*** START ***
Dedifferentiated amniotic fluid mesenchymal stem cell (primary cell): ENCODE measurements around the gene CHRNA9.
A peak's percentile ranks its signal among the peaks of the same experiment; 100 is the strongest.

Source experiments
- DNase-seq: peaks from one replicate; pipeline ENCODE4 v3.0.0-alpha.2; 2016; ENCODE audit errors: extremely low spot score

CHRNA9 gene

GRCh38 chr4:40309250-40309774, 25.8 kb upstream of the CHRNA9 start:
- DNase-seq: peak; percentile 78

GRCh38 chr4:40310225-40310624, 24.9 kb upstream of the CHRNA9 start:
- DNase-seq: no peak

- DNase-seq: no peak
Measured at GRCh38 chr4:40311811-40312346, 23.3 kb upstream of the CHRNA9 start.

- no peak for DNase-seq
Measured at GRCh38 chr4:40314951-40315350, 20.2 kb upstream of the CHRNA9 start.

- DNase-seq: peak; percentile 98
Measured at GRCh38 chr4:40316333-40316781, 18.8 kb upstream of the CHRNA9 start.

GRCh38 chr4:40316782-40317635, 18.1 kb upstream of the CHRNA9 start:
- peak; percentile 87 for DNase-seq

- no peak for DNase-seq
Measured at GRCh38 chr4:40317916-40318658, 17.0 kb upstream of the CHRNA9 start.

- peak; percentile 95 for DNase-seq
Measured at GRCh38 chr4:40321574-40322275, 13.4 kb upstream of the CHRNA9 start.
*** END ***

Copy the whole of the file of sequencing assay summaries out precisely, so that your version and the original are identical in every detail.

Dedifferentiated amniotic fluid mesenchymal stem cell (primary cell): ENCODE measurements around the gene CHRNA9.
A peak's percentile ranks its signal among the peaks of the same experiment; 100 is the strongest.

Source experiments
- DNase-seq: peaks from one replicate; pipeline ENCODE4 v3.0.0-alpha.2; 2016; ENCODE audit errors: extremely low spot score

CHRNA9 gene

GRCh38 chr4:40309250-40309774, 25.8 kb upstream of the CHRNA9 start:
- DNase-seq: peak; percentile 78

GRCh38 chr4:40310225-40310624, 24.9 kb upstream of the CHRNA9 start:
- DNase-seq: no peak

- DNase-seq: no peak
Measured at GRCh38 chr4:40311811-40312346, 23.3 kb upstream of the CHRNA9 start.

- no peak for DNase-seq
Measured at GRCh38 chr4:40314951-40315350, 20.2 kb upstream of the CHRNA9 start.

- DNase-seq: peak; percentile 98
Measured at GRCh38 chr4:40316333-40316781, 18.8 kb upstream of the CHRNA9 start.

GRCh38 chr4:40316782-40317635, 18.1 kb upstream of the CHRNA9 start:
- peak; percentile 87 for DNase-seq

- no peak for DNase-seq
Measured at GRCh38 chr4:40317916-40318658, 17.0 kb upstream of the CHRNA9 start.

- peak; percentile 95 for DNase-seq
Measured at GRCh38 chr4:40321574-40322275, 13.4 kb upstream of the CHRNA9 start.